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FIFA Gifted Us The World Cup...Can We Re-Gift?

World Cup fever might be an actual problem.

The World Cup is here, and in eight years, the World Cup will be… here, after Wednesday’s announcement that FIFA accepted a joint bid from the United States, Mexico, and Canada to stage the 2026 event.


Leaving aside a truckload of easy jokes about the U.S. following Russia (this year) and Qatar (2022) in the hosting lineup, this surely will be a big deal for somebody. Maybe for people on the Manhattan side of the Lincoln Tunnel who want to walk through the streets selling bottles of water to drivers who are stuck in traffic on the day of the final?

The dirty not-really-a-secret of the World Cup is that it’s a tremendous boondoggle. Four years ago, Brazil got words of caution from the previous host, South Africa, but by then, of course, it was too late to avoid a future of stories like “Brazil’s World Cup Legacy Includes $550M Stadium-Turned-Parking Lot.” Qatar’s preparations for the next World Cup have basically been a humanitarian crisis. And the current event in the once and maybe future G-8 nation of Russia? No different.

Construction of facilities in North America won’t be so expansive – and therefore dangerous – but there also are questionable decisions like finally making the roof retractable at Stade Olympique in Montreal, at a cost of at least $200 million, 50 years after the stadium hosted the Olympics and two decades after the Expos left town because the building was such a dump. As Montreal city councillor Rosannie Filato noted, that waste of a quarter of a billion or so bucks already was going to happen anyway, though those were not quite her sentiments.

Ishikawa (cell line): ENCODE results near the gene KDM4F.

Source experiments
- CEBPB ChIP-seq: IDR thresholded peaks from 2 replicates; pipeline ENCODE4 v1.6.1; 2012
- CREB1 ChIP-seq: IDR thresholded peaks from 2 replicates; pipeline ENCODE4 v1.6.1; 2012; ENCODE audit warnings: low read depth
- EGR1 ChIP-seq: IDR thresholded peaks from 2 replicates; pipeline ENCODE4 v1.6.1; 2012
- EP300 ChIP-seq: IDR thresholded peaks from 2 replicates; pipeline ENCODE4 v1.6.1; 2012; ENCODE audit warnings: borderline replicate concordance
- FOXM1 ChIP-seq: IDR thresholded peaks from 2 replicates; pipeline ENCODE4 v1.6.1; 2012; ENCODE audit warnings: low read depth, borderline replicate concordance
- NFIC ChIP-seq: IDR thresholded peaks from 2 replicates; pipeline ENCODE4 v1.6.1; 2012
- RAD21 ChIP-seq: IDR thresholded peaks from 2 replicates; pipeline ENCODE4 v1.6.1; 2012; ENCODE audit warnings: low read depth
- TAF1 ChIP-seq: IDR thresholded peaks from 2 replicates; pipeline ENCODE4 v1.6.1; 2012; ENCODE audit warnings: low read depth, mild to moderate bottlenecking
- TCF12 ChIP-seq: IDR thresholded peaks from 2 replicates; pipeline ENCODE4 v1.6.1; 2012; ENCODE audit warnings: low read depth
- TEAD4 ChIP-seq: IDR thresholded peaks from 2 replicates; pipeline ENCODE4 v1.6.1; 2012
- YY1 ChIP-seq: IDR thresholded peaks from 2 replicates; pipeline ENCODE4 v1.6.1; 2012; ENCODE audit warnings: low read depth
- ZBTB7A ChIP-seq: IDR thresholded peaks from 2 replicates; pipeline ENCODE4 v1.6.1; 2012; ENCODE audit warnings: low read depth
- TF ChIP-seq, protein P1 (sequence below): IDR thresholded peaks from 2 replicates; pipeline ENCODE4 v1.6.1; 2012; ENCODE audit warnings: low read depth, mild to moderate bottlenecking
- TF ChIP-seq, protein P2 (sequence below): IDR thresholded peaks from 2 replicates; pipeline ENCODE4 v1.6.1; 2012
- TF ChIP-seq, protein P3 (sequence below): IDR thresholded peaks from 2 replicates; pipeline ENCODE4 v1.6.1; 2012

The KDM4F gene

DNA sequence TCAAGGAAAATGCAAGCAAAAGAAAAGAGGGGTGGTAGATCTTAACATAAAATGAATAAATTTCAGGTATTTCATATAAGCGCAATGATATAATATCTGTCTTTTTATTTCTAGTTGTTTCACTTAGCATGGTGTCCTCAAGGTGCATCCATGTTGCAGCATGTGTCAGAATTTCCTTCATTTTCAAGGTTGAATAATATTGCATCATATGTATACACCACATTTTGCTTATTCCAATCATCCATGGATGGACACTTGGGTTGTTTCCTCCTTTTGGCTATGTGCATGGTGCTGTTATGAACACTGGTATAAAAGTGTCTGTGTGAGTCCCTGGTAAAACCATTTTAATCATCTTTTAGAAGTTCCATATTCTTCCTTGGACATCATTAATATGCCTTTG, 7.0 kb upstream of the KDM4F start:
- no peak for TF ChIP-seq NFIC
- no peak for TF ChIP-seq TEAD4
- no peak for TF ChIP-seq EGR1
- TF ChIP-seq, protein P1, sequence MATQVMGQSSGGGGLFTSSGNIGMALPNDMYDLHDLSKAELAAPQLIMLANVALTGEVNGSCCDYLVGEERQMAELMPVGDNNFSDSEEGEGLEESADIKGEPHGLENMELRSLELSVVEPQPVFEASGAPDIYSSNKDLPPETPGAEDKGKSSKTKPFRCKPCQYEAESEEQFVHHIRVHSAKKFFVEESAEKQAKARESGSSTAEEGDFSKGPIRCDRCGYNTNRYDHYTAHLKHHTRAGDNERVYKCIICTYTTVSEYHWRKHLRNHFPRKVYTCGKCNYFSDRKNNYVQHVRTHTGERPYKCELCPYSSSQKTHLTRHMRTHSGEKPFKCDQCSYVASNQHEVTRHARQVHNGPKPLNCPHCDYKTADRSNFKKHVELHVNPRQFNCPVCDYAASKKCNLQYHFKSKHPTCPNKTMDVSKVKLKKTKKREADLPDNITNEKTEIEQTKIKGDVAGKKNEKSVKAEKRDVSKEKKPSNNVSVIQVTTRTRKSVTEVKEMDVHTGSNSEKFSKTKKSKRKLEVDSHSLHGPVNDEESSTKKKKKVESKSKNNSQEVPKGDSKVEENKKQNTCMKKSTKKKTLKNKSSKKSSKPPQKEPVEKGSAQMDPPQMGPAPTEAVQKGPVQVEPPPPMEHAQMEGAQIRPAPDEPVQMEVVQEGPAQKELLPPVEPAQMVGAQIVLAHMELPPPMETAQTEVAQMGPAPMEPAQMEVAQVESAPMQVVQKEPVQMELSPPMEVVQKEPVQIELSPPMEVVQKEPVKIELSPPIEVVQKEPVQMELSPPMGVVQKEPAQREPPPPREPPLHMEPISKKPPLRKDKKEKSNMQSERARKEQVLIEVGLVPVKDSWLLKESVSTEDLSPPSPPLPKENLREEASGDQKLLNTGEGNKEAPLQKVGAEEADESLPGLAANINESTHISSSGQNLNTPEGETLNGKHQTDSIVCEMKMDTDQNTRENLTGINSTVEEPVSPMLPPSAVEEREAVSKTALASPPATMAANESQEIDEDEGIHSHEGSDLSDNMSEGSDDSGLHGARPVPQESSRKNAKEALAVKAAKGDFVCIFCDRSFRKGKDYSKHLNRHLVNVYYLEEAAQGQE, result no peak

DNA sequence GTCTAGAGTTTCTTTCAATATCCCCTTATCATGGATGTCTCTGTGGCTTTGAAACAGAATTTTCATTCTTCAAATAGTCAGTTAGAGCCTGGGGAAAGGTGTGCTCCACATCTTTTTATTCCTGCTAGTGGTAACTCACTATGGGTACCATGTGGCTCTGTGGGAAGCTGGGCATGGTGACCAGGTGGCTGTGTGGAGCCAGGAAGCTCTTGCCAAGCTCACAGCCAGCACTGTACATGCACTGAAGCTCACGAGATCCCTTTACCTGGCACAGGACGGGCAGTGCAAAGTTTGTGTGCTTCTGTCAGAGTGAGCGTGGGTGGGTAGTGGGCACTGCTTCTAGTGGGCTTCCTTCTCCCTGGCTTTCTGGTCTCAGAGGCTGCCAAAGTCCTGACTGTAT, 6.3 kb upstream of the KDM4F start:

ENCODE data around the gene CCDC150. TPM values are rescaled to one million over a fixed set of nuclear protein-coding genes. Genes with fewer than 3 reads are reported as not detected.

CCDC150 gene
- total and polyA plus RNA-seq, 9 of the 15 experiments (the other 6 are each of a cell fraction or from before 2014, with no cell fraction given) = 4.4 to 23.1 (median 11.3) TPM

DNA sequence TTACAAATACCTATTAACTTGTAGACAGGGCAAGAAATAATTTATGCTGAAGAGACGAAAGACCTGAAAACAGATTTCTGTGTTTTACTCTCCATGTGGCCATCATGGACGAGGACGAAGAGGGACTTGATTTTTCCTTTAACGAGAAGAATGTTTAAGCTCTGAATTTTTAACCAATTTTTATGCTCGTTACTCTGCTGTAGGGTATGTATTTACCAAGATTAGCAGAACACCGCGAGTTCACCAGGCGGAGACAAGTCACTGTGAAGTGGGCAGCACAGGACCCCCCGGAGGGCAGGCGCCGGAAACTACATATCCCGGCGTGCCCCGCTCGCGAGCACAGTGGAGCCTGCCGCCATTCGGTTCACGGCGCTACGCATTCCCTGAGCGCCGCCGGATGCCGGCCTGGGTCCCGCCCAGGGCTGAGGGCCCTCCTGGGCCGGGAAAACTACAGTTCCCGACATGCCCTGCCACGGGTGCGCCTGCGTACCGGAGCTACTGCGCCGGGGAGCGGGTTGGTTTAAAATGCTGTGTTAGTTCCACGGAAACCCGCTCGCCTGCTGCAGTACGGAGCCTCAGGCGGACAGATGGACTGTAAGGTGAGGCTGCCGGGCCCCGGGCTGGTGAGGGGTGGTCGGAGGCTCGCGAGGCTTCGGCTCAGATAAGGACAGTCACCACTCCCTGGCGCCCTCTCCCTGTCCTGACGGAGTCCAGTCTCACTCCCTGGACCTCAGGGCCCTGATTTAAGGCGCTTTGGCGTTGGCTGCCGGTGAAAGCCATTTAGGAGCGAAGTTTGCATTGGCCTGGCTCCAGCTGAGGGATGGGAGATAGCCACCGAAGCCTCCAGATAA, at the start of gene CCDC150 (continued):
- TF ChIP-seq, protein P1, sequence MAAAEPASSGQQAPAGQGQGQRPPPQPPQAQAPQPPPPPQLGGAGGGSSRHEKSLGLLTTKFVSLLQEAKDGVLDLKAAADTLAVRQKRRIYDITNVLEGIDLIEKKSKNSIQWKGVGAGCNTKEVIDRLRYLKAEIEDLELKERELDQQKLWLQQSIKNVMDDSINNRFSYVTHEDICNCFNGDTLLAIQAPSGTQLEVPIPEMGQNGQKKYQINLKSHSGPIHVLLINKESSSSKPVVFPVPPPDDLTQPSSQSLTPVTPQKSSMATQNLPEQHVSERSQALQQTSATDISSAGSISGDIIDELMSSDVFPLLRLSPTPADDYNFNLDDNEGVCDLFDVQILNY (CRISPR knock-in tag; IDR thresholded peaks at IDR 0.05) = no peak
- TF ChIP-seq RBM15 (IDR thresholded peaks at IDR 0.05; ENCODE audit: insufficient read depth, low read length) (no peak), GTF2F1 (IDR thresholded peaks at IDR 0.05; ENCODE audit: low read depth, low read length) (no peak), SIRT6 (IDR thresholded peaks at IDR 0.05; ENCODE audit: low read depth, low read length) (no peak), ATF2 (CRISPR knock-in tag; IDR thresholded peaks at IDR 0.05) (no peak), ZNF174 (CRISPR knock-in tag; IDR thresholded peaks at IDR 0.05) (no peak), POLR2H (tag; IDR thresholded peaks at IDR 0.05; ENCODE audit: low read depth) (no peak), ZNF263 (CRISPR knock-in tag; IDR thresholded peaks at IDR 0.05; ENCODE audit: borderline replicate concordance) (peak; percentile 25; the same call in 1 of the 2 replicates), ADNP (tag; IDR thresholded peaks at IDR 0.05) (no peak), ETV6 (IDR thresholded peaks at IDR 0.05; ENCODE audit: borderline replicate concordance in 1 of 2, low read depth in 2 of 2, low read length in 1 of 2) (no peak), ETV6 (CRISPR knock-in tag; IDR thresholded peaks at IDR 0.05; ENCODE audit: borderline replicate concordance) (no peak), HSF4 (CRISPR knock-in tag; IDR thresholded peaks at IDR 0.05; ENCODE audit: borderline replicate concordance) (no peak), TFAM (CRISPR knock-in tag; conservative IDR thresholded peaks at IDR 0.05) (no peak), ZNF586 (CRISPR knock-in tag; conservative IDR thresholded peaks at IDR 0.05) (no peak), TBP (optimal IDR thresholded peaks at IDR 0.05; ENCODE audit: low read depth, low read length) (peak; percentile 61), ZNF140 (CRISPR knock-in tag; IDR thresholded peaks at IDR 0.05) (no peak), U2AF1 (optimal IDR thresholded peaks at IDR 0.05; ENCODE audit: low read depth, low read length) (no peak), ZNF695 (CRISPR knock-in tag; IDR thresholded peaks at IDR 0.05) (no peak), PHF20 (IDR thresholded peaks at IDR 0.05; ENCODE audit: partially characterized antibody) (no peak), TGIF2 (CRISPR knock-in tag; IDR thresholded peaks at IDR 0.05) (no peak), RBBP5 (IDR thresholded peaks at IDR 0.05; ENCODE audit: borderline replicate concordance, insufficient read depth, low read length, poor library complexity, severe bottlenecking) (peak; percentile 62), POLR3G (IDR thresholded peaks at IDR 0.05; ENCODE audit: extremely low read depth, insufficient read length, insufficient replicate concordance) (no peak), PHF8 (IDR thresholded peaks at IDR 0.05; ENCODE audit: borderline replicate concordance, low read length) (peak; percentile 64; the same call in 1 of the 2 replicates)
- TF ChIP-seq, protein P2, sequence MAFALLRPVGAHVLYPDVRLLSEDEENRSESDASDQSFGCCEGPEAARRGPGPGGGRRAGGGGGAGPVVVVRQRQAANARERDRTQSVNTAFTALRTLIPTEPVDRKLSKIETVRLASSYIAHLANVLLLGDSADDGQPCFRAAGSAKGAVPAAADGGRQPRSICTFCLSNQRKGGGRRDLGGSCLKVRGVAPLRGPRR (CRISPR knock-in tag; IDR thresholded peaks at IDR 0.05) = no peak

If infrastructure projects, no matter how poorly thought out, are happening regardless of the World Cup, then what’s the big deal?

Well, exactly.

In another place, the World Cup can be an event that an entire hosting country gets wrapped up in. That’s not to say it won’t be a big deal here – it was in 1994, and soccer is much more popular now than it was then in the United States, in part because of that event’s success. It’s just a reflection of what makes an event like the World Cup what it is here.

Consider the scenario for Wednesday, when Uruguay faces Saudi Arabia in a group play game at 11 a.m. Eastern, live from Rostov-on-Don, or maybe the 2 p.m. game between Iran and Spain, in Kazan. Think about the fun of ducking out of work for a long lunch with an oat soda or two, and how good of an event this is for bars and restaurants across America.

Now think about Uruguay vs. Saudi Arabia in a 7 p.m. game in Cincinnati, followed by Iran-Spain coming your way from Edmonton at 10 Eastern. The games will still be on television, of course, but you are more likely to be at home, flipping channels to see if the Mets’ bullpen can hold on to a lead (they won’t) or what’s happening on House Hunters (someone is considering not buying a house because they don’t like the way it’s painted).

In the cities hosting games, it will be exciting for fans to get a chance to go see World Cup games in person, and there will be some tourism benefits, but “hosting the World Cup” sounds a lot sexier than “hosting four or five soccer games between teams from randomly selected countries, requiring an astounding amount of expenditure on security and preparation for a stadium that may not even be full.

The World Cup is an outstanding television event. So is the Super Bowl. New York hosted that once, too, and it was just another thing that happened. That’s a far cry better than Qatar’s situation, but that doesn’t mean it’s particularly good for anyone.


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